|Nutrition Facts (per serving)|
|Amount per serving|
|% Daily Value*|
|Total Fat 55g||71%|
|Saturated Fat 16g||78%|
|Total Carbohydrate 8g||3%|
|Dietary Fiber 1g||2%|
|Total Sugars 3g|
|Vitamin C 3mg||15%|
|*The % Daily Value (DV) tells you how much a nutrient in a food serving contributes to a daily diet. 2,000 calories a day is used for general nutrition advice.|
If you are looking for the ultimate set-it-and-forget-it chicken dish, braising is your answer. Braising is a cooking method that turns tough meats tender and succulent by baking or simmering meat in a little liquid. The key to success is low and slow—a low flame or not-too-hot oven and an hour or more of your time.
For this recipe, you can buy prepackaged chicken that's already cut up, but make sure the backbone is in there (sometimes it isn't). The back will add lots of flavor to the broth and the chicken itself. Most butchers will cut up a whole chicken if you ask, and you can request they include the backbone.
Once you assemble all of your ingredients and put the chicken in the oven, you can relax or prepare the rest of your meal while your main dish bakes. Braised chicken is delicious with starchy sides such as rice or mashed potatoes. A green vegetable on the side is nice, too, such as broccoli.
"You really can’t go wrong with this braised chicken recipe. The chicken comes out moist and tender after an hour in the oven and the flavors are homey and comforting. There's a lot of brothy braising liquid, which is delicious spooned over a side dish of rice or noodles." —Young Sun Huh
1 (4- to 5-pound) whole chicken, cut up, including the backbone
Kosher salt, to taste
Freshly ground black pepper, to taste
4 slices bacon, about 1/4 pound, diced
1/2 cup coarsely chopped onion
1/2 cup coarsely chopped leek, white and light green parts only
4 to 5 cloves garlic, peeled
1 cup white wine
1 tablespoon tomato paste
2 cups chicken stock, or water
2 to 3 sprigs fresh rosemary
1 bay leaf
Steps to Make It
Gather the ingredients.
Position a rack in the center of the oven and and heat to 300 F.
Dry the chicken well with paper towels and season generously with salt and pepper.
Heat a large Dutch oven over medium-high heat. Cook the bacon until it's crispy and the fat has rendered out, about 5 minutes. Remove and set aside.
Add 1 breast (skin-side down), 1 thigh (skin-side down), 1 drumstick, and 1 wing. Brown the chicken for 5 to 7 minutes, then remove to a platter and repeat with the other 4 pieces. Finally, brown the backbone, skin-side down, and remove.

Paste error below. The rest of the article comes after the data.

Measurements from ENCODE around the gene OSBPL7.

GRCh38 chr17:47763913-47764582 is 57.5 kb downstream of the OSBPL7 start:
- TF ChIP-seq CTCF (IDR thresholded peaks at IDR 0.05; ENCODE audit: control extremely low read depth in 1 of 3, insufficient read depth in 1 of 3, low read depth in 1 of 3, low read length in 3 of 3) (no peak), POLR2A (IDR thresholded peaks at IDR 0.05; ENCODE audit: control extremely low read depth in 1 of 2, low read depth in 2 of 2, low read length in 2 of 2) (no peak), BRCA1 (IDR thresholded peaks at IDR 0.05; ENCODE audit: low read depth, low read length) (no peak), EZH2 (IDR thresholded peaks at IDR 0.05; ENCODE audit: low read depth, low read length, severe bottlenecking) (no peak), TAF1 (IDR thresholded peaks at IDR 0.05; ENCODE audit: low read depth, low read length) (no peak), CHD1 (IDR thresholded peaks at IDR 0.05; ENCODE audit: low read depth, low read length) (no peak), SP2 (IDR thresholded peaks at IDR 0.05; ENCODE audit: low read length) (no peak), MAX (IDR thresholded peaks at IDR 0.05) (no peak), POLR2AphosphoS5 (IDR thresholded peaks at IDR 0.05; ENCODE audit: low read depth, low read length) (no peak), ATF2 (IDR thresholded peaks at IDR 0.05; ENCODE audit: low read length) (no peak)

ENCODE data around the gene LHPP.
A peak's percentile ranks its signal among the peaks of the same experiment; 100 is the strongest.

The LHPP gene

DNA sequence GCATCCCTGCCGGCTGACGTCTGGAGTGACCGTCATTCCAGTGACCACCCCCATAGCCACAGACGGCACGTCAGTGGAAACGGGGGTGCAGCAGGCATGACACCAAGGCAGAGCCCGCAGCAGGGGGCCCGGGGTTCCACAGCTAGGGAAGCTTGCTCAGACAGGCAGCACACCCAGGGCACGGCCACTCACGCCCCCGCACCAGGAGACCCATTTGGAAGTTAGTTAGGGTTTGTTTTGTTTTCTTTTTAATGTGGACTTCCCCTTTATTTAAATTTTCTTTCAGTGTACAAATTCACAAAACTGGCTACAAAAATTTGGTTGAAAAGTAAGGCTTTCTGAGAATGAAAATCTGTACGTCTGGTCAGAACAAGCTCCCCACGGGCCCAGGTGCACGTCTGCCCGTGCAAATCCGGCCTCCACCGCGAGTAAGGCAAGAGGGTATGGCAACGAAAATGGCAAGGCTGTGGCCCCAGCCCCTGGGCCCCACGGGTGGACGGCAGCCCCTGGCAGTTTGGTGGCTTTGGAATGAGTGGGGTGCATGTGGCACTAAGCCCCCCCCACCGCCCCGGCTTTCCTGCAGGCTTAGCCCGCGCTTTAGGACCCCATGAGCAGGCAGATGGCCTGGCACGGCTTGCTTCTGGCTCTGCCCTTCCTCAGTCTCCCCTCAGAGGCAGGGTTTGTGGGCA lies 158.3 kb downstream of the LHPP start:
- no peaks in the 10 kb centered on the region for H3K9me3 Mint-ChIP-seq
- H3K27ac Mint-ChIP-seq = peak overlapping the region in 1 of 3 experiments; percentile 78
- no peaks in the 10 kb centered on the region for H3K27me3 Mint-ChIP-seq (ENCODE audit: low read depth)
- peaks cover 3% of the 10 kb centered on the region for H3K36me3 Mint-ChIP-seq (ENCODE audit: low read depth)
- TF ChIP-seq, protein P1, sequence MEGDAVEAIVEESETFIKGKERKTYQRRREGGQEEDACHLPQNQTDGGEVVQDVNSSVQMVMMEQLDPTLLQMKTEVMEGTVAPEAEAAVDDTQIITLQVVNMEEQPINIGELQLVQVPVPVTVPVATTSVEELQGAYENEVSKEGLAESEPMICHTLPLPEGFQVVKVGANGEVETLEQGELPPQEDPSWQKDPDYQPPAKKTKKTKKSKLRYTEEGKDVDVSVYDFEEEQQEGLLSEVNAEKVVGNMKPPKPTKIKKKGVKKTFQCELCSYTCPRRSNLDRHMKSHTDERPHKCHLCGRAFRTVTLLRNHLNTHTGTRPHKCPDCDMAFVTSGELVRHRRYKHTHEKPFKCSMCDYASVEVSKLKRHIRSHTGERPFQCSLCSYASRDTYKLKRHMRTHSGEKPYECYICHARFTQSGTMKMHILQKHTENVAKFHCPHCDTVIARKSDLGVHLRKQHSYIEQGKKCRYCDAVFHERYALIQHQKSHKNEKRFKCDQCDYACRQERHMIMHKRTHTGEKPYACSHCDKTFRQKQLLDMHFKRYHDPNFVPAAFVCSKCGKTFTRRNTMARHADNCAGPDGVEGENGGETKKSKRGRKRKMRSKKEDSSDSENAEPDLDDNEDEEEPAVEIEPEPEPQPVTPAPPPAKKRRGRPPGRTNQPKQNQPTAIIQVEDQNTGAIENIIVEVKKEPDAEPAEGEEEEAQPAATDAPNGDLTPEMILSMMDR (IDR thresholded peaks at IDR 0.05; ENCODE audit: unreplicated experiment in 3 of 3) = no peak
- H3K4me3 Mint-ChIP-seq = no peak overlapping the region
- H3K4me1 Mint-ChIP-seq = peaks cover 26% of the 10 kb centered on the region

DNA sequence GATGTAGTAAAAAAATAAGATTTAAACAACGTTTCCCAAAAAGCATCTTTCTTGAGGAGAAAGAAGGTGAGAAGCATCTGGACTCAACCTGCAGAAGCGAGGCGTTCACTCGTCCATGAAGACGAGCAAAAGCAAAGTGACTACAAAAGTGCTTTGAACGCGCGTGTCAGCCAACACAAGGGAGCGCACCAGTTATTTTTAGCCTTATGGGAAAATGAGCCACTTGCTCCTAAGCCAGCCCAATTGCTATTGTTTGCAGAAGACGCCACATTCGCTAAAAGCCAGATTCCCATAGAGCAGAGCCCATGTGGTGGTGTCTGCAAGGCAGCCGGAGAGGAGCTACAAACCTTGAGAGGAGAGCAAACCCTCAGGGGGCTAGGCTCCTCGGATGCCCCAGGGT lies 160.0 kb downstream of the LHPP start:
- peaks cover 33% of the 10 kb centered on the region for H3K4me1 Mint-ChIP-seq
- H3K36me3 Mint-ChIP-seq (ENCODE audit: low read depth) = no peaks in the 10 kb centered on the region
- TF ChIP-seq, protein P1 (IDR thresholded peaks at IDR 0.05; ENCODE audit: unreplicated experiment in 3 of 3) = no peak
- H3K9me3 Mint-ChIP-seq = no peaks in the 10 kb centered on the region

Add the onion, leek, and garlic and sauté until the onion is translucent, about 3 to 4 minutes. Add the wine and boil, scraping any roasted bits from the bottom of the pan. Stir in the tomato paste.
Return the chicken (including the backbone) and bacon to the pot. Add the chicken stock or water. Season with salt, if needed. Add the rosemary and bay leaf and bring to a boil.
Cover and transfer to the oven. Cook for one hour, or until an instant-read thermometer registers at least 165 F in the thickest part of the chicken away from the bone. Remove the lid and let the chicken cool in the pot for 15 minutes before serving.
While we recommend braising chicken in chicken stock, you can use water instead. The chicken will still be flavorful. Just make sure you season the water with enough kosher salt that you can taste it.
- Try pancetta instead of bacon.
- Add some crushed red pepper for a little heat.
- If you want a more reduced sauce, you can uncover the Dutch oven in the last 20 minutes of cooking and position the chicken pieces skin-side up to get more color.
How to Store and Freeze Braised Chicken
- Braised chicken will keep well covered in the refrigerator for three to five days. R eheat in the Dutch oven or a small saucepan over medium-low heat.
- Freeze leftover braised chicken in zip-close bags or in an airtight container for up to 4 months.
Should braising liquid cover the meat?
If the meat is covered by liquid, you'd be poaching the chicken instead of braising it. Instead, you need enough liquid so that the meat is surrounded but not submerged; think of it as barely skimming the meat's surface. As your braise, the liquid will reduce, resulting in a sauce with a highly concentrated flavor.